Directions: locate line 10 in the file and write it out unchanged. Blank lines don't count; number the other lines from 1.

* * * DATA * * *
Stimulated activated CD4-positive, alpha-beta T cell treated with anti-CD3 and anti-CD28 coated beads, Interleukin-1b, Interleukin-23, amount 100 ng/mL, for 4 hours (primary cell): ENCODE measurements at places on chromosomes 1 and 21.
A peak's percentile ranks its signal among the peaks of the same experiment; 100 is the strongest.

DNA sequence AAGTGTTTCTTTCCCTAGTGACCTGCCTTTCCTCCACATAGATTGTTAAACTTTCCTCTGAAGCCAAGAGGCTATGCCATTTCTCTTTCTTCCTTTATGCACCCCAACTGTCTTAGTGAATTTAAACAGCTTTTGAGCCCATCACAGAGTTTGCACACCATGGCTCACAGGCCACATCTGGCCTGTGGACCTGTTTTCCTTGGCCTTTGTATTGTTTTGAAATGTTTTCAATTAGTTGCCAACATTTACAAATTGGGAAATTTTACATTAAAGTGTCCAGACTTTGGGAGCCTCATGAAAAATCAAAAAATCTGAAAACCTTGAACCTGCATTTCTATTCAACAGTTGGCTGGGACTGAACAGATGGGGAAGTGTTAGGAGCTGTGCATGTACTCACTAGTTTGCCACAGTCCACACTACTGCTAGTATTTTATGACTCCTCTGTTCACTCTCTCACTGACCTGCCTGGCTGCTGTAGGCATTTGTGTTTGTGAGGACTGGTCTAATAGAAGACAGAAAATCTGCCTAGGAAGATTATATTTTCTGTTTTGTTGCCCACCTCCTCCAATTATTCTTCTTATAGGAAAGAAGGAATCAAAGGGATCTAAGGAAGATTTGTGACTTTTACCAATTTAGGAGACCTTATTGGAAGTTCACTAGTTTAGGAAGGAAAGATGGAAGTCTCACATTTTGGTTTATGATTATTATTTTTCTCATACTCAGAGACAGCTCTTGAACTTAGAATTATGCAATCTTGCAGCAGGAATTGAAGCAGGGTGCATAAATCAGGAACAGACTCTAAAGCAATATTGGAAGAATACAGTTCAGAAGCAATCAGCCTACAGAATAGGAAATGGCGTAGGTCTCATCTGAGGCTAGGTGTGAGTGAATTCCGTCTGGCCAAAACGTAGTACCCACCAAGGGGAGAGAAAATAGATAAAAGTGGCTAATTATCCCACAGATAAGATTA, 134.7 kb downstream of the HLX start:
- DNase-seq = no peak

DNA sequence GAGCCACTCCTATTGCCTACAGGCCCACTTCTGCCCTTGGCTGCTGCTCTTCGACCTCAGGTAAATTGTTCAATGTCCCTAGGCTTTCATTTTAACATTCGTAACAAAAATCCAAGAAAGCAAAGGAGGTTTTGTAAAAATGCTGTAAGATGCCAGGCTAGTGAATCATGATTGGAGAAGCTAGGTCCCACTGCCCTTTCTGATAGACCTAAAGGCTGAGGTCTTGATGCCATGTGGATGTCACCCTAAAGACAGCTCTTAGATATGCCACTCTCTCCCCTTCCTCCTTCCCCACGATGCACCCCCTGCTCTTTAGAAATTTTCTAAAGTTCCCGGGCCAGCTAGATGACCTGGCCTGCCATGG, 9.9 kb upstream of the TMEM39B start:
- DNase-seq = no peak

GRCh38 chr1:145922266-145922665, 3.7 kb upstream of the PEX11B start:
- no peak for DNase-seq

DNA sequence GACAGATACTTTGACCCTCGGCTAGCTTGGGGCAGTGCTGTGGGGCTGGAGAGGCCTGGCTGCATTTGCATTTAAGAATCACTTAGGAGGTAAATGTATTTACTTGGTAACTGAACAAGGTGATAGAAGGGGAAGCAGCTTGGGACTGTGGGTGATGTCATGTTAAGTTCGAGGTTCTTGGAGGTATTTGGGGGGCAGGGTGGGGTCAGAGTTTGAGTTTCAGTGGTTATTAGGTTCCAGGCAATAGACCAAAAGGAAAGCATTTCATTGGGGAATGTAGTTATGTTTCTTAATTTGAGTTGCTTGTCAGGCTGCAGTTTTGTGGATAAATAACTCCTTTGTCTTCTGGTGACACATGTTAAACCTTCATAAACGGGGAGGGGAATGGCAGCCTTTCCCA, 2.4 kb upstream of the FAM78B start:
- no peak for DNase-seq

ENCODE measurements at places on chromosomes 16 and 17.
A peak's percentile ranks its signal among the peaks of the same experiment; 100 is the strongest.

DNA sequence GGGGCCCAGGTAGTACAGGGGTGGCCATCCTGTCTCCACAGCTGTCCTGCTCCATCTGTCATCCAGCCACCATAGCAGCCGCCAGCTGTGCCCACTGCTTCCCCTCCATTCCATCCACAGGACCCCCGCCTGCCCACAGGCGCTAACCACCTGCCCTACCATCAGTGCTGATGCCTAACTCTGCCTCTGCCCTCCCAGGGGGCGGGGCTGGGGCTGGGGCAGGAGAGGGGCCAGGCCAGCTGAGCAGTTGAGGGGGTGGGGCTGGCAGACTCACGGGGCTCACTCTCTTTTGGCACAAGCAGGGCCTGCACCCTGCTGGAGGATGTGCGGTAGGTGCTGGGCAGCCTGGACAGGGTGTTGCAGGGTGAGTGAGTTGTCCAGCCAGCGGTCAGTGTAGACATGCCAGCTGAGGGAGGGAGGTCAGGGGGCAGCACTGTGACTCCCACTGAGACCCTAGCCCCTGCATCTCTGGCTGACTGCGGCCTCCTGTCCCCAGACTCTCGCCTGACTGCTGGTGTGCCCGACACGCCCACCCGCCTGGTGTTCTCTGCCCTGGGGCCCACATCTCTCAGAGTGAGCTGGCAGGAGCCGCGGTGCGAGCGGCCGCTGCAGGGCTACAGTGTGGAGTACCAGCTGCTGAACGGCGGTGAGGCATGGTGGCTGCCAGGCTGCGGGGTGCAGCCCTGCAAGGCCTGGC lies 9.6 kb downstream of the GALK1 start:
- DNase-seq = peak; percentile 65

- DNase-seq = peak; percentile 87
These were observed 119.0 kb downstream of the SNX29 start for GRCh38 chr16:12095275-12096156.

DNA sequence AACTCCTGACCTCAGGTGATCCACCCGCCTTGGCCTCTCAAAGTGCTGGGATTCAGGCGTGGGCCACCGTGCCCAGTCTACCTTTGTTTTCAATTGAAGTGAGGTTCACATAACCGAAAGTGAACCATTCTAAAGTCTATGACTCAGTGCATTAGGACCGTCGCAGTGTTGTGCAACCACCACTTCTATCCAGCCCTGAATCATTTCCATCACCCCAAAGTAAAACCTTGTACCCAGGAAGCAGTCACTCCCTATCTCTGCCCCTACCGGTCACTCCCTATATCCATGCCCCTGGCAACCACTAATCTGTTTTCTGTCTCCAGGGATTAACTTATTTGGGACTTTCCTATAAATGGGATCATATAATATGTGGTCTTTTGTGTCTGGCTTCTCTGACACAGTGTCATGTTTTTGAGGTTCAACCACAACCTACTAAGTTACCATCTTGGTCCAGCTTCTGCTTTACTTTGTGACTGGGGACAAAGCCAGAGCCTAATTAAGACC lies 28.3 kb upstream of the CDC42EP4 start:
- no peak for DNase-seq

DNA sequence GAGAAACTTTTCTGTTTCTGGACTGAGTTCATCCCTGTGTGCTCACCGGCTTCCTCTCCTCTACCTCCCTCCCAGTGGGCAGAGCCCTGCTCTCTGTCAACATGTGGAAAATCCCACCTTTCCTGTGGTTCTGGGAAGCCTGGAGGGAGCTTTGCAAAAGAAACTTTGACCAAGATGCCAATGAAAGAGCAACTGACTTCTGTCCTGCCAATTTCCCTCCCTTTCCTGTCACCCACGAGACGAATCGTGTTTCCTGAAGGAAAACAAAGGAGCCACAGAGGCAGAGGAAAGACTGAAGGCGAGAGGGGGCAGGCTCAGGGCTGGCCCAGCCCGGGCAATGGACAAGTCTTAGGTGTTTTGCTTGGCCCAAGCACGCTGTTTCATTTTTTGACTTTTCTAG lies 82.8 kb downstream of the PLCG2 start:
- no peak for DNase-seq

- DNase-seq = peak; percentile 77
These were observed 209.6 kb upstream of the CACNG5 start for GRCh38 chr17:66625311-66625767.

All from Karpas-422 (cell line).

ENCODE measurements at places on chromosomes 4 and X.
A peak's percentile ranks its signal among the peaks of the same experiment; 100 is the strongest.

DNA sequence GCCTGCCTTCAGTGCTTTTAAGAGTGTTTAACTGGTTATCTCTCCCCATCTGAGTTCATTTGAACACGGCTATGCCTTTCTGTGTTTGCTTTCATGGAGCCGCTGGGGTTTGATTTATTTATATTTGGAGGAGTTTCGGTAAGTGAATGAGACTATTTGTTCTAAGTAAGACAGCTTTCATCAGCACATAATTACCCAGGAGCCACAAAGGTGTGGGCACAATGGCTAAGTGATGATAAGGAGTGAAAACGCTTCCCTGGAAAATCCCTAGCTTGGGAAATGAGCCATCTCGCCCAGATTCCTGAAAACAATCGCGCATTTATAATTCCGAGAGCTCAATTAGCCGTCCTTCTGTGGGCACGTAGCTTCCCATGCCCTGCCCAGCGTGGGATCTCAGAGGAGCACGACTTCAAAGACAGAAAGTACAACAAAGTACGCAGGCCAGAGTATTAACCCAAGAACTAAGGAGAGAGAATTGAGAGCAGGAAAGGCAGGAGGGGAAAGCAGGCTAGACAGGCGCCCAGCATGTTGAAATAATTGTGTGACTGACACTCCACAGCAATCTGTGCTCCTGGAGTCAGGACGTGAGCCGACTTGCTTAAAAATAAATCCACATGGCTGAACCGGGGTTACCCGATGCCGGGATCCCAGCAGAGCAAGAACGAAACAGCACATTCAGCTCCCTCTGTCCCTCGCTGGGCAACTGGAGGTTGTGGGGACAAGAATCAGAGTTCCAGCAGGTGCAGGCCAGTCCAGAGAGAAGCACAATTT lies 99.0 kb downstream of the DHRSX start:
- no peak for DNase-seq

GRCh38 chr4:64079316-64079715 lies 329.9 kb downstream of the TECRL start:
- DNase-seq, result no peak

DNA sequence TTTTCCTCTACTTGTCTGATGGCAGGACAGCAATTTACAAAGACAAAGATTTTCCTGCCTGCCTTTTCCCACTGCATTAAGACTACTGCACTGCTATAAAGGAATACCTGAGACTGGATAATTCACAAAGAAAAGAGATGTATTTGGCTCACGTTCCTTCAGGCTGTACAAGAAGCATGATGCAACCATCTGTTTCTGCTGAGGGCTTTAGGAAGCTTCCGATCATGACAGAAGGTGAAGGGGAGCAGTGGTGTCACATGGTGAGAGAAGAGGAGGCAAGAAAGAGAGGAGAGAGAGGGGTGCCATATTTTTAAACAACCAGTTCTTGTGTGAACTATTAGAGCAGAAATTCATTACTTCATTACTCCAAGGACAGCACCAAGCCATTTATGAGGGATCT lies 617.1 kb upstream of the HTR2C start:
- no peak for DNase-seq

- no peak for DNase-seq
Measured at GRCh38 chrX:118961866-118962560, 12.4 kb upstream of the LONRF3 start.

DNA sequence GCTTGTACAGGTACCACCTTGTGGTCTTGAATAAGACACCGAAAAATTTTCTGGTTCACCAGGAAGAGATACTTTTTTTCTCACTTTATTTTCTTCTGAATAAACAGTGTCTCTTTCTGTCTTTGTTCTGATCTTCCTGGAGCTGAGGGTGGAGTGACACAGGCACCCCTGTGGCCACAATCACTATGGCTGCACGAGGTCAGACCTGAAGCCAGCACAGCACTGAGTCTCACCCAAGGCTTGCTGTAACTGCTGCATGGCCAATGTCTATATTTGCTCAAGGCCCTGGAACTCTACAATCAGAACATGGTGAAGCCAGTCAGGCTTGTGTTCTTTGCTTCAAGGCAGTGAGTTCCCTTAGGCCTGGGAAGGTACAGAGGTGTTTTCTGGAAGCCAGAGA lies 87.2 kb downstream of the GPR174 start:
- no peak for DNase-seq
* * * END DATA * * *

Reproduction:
- no peak for DNase-seq